World Athletics Day 2016

The best laid plans...!

World Athletics Day is annually celebrated on a weekend in May world-wide.   One intention is to promote Athletics as a school sport and make it a pre-eminent activity.   Since its introduction by IAAF it has seen a number of changes.   The current format enables countries to stage one or more meetings to give young athletes another opportunity for competition.   The 2016 version offered two age-groups: the older one (for "Clubs") involved male and female athletes aged 16 or 17 (i.e. born in 1999 or 2000) and was for individuals in a wide range of Athletics events.   The full programme involved track from 100m. to 3000m., sprint and low hurdles, all throws and jumps, race walking, and cross-country.   Countries were asked to stage what they could and submit official forms showing the winners and their performances, plus a background report on the day.

The younger age-group (for "Schools") was offered a team competition, each team involving 6 children aged under-16 (i.e. born in 2001, 2002, or 2003).   They could choose from two or three of the following event-groups:- Sprints, Sprint Hurdles, M-D or Race Walk, Throws, or Jumps and had to be involved in a Relay.   As in Multi-Events, their performances were equated to points and added together to produce a team result.

Kiribati AA expressed interest, as requested, by February 1st. and in April were sent two large parcels of promotional items to distribute to participants.   They planned to hold WAD on Saturday, May 14th. at the Reuben K. Uatioa National Stadium in Bairiki on the capital island, Tarawa.   Unfortunately the weather intervened and, as has happened many times this year, torrential rain flooded the track.   (See image from February 2016 showing the effects of a downpour and lazy truck driver !))

In consequence personal arrangements had to be changed, resulting in some changes of officials and consequently an incomplete submission of results.

On the day.

The Meeting was postponed until May 21st.   This dawned dry and warm with little wind.   Altogether 7 Senior High Schools/Colleges and 3 Junior Secondary Schools brought athletes, plus several Primaries sent athletes as 'Guests'.   The KAA President, Peter Birati, opened proceedings with an entertaining address, promoting Athletics as a healthy part of life and encouraging the athletes to perform respectfully and at their best.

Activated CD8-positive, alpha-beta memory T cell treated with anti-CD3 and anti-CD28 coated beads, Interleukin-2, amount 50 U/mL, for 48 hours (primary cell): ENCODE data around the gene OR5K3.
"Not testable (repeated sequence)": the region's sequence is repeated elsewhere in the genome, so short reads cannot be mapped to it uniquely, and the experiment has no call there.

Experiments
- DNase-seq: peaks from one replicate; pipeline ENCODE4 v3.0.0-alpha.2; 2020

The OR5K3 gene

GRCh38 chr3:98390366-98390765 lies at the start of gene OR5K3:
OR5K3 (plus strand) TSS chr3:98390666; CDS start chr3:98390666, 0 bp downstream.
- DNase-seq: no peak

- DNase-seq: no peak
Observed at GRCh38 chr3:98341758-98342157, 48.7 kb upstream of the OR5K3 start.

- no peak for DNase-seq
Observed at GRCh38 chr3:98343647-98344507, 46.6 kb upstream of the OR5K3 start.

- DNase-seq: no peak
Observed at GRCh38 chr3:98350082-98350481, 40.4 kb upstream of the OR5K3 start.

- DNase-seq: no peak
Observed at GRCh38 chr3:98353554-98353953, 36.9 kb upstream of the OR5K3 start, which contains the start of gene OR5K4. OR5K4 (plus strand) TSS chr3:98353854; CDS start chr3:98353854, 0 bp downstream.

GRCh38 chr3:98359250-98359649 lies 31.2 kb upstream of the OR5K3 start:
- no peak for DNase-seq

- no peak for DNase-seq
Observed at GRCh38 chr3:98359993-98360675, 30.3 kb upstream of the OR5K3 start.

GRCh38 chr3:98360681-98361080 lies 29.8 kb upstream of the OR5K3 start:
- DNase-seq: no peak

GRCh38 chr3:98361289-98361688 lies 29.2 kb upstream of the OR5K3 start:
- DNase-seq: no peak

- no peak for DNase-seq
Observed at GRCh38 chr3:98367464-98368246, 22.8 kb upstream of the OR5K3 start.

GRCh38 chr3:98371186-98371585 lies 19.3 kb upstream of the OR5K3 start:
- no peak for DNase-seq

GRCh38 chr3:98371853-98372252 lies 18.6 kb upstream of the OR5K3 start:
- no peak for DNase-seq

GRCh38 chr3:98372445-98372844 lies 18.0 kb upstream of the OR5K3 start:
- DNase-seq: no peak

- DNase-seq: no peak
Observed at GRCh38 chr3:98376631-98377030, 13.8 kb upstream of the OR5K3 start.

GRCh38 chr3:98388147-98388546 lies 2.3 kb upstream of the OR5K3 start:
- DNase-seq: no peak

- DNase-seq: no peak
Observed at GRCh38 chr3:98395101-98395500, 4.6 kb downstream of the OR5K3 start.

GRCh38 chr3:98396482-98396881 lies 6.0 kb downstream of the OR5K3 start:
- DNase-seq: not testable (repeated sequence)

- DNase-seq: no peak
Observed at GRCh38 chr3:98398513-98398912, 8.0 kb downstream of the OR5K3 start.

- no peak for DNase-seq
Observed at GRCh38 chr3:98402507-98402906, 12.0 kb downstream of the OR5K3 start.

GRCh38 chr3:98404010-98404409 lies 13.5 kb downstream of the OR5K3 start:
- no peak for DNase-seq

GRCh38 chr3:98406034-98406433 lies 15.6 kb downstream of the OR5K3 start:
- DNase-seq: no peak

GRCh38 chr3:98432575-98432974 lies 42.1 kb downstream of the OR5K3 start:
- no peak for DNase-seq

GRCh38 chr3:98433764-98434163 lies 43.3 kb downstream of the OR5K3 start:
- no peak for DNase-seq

Following the earlier floods, some work had been done on the track and other facilities so that competition could proceed safely.   However, due to the openness of the site and the habit of vehicle drivers to take short cuts round the track and across the field, all vehicular access points were shut off with competition hurdles.   As always, an adequate number of school staff offered their services as officials and were welcomed.

The proximity of the track to the Kiribati NOC HQ enabled a number of KNOC members to be in attendance.   The Executive of Kiribati AA was understandably well-represented.

The 'Green' connection with Athletics was emphasised by having a massive 'litter-pick' at the end of the prize distribution so that the track and stand were left clean.

Comment on performances.

Although the coral sand (which forms most of the track) drains quite quickly, the surface remains soft and loose.   For this reason, plus the fact that few of the less experienced athletes possessed spikes, good performances were rare.   Mobera Tonana (SLHS), who has raced in USA, overcame the conditions and achieved a 'Clubs' boys' 100/200 sprint double in 11.5/24.3.    Other notable victories in the older age-group were obtained by Karitaake Tewaaki with 14.0 in the girls' 100, and by Erimeta Kourabi with 1.33m. in the HJ and 8.14m. in the Shot.   Both these ladies are in the KAA team which will travel to Suva in July for the Melanesian Championships.   Travelling with them will be Lataisi Mwea who won the boys' HJ.   Another good effort came from Mataele Seete in the boys' Shot with 11.84m.; he is one of several 'rising stars'.

IAAF Bonus ?

If IAAF are satisfied that, in the problematical circumstances, KAA did well to stage the events they did, there will be a 'bonus' of US$ 1000 held in credit for them in Monaco.   Traditionally this has been used partly to pay the annual IAAF Membership Fee of US$200, buy Rule Books, videos and text books, etc.


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